In the heart of Wellington there is a wonderful oasis.

Shag chicks
Sibling rivalry … strategic wrestling to be at the front of the line when the food arrives

It used to be known as the Karori Wildlife Sanctuary, and many of us still think of it in that way. It went all “corporate” on us, and rebranded itself as “Zealandia” and describes itself as an “eco-sanctuary”. The bush-clad valley is 225 hectares (555 acres)  surrounded by a predator-proof fence at the Southern end of Karori. It stretches from the Kelburn tunnel all the way up to the wind-turbine in Brooklyn. Most visitors tend to stay on or around the wider and more civilised paths near the upper and lower dams. Others can spend a day hiking the less well-formed and steeper tracks up towards the boundary fence. I began beside the lake at the lower dam. Bright sun, and deep green waters made wonderful opportunities. The resident shags are still feeding their fledglings so naturally I headed to that area.

NZ Scaup in panicked flight from a marauding shag

When I arrived, there was a great deal of noise, as chicks wheedled and whined for food. Not much seemed to be happening, and obviously the providers were out searching for fish. I was amused to see a pair of New Zealand Scaup being harassed by one such shag that clearly objected to their presence in its exclusive fishing zone. Every time they settled down, it would emerge underneath them with a lot of noise and splashing and the scaup would flee in panic to the site of the next incident.

Shag chick
Shag chick inspects the mysterious landscape outside the nest. No useful feathers yet.

I am not sure how old these youngsters are, but feathers are only just starting to appear to replace the grey down that has been their uniform until now. They are curious about their surroundings  but not yet capable of flight or feeding themselves.

Shag feeding chick
Feeding time … my imagination ran away with me, and I envisaged a great echoing dining hall down that corridor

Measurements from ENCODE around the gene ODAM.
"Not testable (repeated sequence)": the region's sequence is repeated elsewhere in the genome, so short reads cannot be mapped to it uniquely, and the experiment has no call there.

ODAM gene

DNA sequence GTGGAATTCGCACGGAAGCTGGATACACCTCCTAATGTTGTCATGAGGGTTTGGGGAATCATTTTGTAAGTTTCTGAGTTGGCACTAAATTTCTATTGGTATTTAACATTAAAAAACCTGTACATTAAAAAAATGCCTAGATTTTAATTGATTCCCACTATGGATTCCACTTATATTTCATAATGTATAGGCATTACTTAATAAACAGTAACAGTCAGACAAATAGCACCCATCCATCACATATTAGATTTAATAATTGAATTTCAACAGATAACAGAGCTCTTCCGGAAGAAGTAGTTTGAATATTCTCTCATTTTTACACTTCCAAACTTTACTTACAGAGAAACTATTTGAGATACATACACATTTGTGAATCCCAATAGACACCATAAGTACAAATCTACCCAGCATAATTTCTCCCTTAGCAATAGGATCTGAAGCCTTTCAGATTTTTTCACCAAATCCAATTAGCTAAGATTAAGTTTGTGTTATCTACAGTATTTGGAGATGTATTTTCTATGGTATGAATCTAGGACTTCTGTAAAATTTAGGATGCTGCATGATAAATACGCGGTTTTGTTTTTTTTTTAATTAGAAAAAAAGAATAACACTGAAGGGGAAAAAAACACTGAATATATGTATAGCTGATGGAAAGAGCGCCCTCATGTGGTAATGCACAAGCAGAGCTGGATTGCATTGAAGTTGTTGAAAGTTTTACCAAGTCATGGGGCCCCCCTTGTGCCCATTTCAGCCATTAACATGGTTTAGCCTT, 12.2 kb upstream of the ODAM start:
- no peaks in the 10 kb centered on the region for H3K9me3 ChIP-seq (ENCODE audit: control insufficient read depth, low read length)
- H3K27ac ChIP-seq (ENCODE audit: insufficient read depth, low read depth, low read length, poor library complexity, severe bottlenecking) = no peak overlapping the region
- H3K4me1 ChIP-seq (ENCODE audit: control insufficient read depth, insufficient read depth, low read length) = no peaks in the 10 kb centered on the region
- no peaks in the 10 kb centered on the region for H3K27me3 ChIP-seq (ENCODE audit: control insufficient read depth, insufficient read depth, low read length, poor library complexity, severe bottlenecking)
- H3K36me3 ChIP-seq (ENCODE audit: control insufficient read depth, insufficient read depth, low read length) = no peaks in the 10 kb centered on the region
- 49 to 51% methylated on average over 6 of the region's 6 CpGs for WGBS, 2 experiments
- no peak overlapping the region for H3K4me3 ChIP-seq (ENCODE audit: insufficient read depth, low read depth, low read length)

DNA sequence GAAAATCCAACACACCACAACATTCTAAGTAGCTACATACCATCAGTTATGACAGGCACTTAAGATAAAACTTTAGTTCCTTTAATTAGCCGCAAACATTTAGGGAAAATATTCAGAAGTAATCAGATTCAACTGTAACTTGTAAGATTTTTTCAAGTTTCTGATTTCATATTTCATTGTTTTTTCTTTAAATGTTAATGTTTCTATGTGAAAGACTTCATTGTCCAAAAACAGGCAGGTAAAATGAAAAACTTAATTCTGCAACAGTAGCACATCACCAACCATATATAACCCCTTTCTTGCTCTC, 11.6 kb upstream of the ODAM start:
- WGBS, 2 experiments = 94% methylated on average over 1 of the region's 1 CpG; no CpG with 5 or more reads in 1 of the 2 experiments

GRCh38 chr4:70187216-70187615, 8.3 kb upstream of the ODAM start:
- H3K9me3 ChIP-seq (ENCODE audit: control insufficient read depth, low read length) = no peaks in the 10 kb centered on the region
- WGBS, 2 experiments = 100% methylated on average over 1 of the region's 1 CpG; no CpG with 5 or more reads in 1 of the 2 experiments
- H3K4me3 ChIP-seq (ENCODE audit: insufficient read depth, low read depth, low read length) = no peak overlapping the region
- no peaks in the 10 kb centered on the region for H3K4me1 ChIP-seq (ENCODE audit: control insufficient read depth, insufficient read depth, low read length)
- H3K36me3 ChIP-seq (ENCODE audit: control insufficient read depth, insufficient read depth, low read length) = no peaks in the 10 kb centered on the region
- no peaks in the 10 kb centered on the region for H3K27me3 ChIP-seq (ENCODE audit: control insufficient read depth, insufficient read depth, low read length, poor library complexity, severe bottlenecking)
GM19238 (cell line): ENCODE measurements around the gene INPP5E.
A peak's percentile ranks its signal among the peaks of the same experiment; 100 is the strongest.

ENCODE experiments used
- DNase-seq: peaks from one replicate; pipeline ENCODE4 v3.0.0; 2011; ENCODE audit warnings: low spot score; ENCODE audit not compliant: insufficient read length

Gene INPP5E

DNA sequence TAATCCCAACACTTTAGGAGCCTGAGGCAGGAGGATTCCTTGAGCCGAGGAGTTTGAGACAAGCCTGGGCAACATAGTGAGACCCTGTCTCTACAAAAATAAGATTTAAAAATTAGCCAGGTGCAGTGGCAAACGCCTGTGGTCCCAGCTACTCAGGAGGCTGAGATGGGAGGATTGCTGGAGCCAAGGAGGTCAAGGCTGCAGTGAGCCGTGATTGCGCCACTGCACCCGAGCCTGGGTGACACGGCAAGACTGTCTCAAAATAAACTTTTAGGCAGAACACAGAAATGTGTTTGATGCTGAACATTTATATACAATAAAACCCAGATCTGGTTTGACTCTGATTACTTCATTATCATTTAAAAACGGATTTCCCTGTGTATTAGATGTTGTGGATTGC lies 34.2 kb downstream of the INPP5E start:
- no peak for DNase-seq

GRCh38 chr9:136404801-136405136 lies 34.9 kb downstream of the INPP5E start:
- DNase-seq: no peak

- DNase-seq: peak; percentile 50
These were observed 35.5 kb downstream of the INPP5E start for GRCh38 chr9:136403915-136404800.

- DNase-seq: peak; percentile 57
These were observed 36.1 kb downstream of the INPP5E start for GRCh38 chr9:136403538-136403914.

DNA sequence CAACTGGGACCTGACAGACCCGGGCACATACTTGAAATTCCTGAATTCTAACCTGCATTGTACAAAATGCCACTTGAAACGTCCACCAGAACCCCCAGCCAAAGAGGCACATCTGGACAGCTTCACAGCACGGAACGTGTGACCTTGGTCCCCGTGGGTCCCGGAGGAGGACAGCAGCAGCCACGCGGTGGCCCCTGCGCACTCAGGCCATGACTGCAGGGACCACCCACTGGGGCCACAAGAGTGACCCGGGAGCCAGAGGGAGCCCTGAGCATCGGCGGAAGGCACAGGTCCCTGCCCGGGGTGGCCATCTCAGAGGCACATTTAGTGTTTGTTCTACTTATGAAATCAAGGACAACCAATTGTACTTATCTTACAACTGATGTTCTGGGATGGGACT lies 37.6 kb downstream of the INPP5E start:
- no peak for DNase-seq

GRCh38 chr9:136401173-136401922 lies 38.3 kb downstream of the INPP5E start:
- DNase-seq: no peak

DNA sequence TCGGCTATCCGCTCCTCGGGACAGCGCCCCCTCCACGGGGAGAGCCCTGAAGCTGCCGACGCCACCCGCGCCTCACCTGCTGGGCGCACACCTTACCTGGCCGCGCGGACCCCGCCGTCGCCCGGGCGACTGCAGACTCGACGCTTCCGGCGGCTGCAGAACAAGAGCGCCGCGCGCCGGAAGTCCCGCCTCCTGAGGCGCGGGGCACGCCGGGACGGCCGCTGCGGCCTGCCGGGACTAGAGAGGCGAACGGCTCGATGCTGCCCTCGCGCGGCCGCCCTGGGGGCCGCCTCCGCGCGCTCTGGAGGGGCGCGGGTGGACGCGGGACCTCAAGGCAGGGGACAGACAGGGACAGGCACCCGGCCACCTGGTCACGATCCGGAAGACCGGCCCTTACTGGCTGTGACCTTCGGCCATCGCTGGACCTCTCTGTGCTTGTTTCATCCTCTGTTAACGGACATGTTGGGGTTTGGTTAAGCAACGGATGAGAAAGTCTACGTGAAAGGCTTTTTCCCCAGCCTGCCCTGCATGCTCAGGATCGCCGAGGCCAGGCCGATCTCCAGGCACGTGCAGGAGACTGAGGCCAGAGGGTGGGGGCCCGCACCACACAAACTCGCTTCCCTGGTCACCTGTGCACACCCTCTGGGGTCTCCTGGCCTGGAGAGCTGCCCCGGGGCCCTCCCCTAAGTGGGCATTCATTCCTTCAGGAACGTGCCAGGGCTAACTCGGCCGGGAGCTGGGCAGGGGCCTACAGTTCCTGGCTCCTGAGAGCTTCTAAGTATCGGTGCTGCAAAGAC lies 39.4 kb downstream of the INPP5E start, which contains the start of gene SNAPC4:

Eventually I saw a feeding session. I have no idea which is male or female, though I guess the larger bird is likely to be the male. Anyway, it arrived, and the hungry youngster set up a great cry of impatience and I suspect that its rubbing of the parent’s throat possible helps the regurgitation process. The next bit is extraordinary  … the chick sticks its head deep inside the parents throat, and it appears as if the parent is trying to swallow the chick whole. There is much convulsive action and eventually the chick emerges, fed but apparently not satisfied.

On the Fuchsia Loop Track, Zealandia. The photograph was a good excuse for a pause.

I went to other parts of the sanctuary where I got my camera settings all wrong for the birds that I saw. A return visit is required. However, I saw a sign pointing to a track I had not previously walked. It said “Fuchsia Loop”. It sounded benign, so I followed it. It kept climbing. Surely it should change direction soon, and head back towards the dam. It was a very pretty walk, but I found I had to take it at a modest pace.

Harbour view
Wellington harbour from high on the fence line at the sanctuary

And still it climbed. Eventually, it arrived at the boundary fence, and judging by the radio masts on the other side I must have been just below Wright’s Hill in Karori. There was a nice view across the harbour and up the Hutt Valley. I took the loop back down, but the recent rain had made the path very slippery underfoot and I found myself hanging on to trees to retain my footing. Safely back, I enjoyed lunch in the cafe at the headquarters building.

That’s all.



Architecture Cars Family Food harbour Maritime Sunset Weather Wellington

June 23, 2014 … the shades of night are falling fast*

Mary did some baking yesterday.

Lemon muffins fresh from the oven

That’s always a good thing, though I hear a dissenting voice from the region of my bathroom scales. I love her lemon muffins (and of course, her).

The MG TF, last in a line of real sports cars

While I was waiting for family to arrive, so as to direct parking, I spotted a strong of classic cars going by. I always did like the MG TF, though I would never want to own one. It just seems to have brought a very successful bloodline to a fitting conclusion. The MGA, MGB and MGC which followed in succession, somehow missed the magic.

Victoria University of Wellington is spread out along the hill with the much loved Hunter Building on the right. The buildings in the foreground are in the area of Upper Willis Street and Manners Street

Towards the end of the day, as I raced to get shots before the light died altogether, I sought the higher ground. From the Mount Victoria lookout, I rather liked the architectural textures looking across Willis Street and up the hill to the university at Kelburn.